Caterpillars Can “Blink” A Fake Eye

22373_origMany animals have a fake eye — or eyespot — or two that they can use for protection from predators, often by frightening or distracting the hungry creature. Eyespots are especially common among tropical caterpillars. And researchers conducting a caterpillar inventory in Costa Rica have documented two species (Eumorpha phorbas, above, and E. labruscae) in which the eyespots can sort of blink. They report their findings in the Journal of Natural History.

How can an eye that’s not real blink? To find out, Thomas J. Hossie of Carleton University in Ottawa, Canada, and colleagues collected and reared caterpillars of the two species. When each species reaches the last instar before turning into a moth, it takes a form that has an eyespot on a tentacle that pops up from its butt; this is known as the anal horn. For the study, the researchers would remove a caterpillar from its rearing bag, let it acclimate for a minute, and then prod its rear three times. The result was a “blink,” such as the E. labruscae captured in the video below:

“Both caterpillars can ‘blink’ their posterior eyespot upon perceiving a threat,” Hossie writes on his blog Caterpillar Eyespots. “That is, they can move the skin around the eyespot such it either conceals/reveals the eyespot or flashes (i.e. reflects light) conspicuously towards an onlooker.”

Being able to blink the eye would make it look more like a mammal or bird eye, which is a little odd because scientists had thought that the eyespots on caterpillars were supposed to look more like snake eyes. Snakes can’t blink because they don’t have eyelids. Unfortunately Hossie and the other researchers haven’t been able to test how predators respond to these distinctive eyespots — including whether they might interpret them as mammal, bird, or snake — because these are really rare species.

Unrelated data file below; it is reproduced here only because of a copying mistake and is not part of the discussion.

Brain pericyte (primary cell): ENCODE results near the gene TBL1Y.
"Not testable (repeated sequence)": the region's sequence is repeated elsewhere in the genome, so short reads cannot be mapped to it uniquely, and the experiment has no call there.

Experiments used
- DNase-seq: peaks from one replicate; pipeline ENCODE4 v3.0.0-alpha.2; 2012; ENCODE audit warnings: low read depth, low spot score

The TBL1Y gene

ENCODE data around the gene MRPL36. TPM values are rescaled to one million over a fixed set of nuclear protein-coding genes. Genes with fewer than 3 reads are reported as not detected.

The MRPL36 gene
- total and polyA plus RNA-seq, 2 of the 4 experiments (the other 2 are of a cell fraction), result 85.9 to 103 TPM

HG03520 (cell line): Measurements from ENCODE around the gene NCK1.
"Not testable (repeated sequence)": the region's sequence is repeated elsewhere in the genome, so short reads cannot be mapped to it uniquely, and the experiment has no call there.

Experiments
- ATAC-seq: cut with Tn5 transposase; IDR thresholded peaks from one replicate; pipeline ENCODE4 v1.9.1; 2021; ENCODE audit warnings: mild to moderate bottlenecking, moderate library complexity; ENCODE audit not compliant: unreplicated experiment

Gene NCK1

But Hossie notes on his blog that these caterpillars have another defensive trick that is truly snakelike: “Interestingly,” he writes, “both Eumorpha caterpillars also inflate their thoracic body segments, while pulling their head into their body, to form a diamond shape which appears similar to the head shape of dangerous co-occurring snakes (at least to human observers).”

Image copyright CAPEA, used with permission under Creative Commons license

This Moth Has Better Hearing Than A Bat (Or Anything Else)


The greater wax moth (Galleria mellonella) is locked into a high-frequency, evolutionary battle with the bats that prey upon them. Bats emit ultrasonic for the purpose of echolocation, sending out sounds at frequencies as high as 212 kHz. Now scientists have discovered that not only can the great wax moth hear the bats’ echolocation calls, but the moths can hear even higher frequency sounds, up to 300 kHz. The research team from the University of Strathclyde in Glasgow, Scotland report their findings in Biology Letters.

Such auditory sensitivity is “unprecedented,” the scientists write. No known bat produces sounds at that high a frequency, so why the moth evolved to hear such sounds is a bit of a mystery. But the researchers suspect that the super-hearing helps the moths avoid predators or communicate with each other, perhaps in courtship.

“The use of ultrasound in air is extremely difficult as such high frequency signals are quickly weakened in air,” the lead researcher James Windmill said in a statement. “It’s not entirely clear how the moths have developed to be able to hear at such a high frequency, but it is possible that they have had to improve the communication between each other to avoid capture from their natural predator – the bat – which use similar sounds.”

Image courtesy of Sarefo via Wikimedia Commons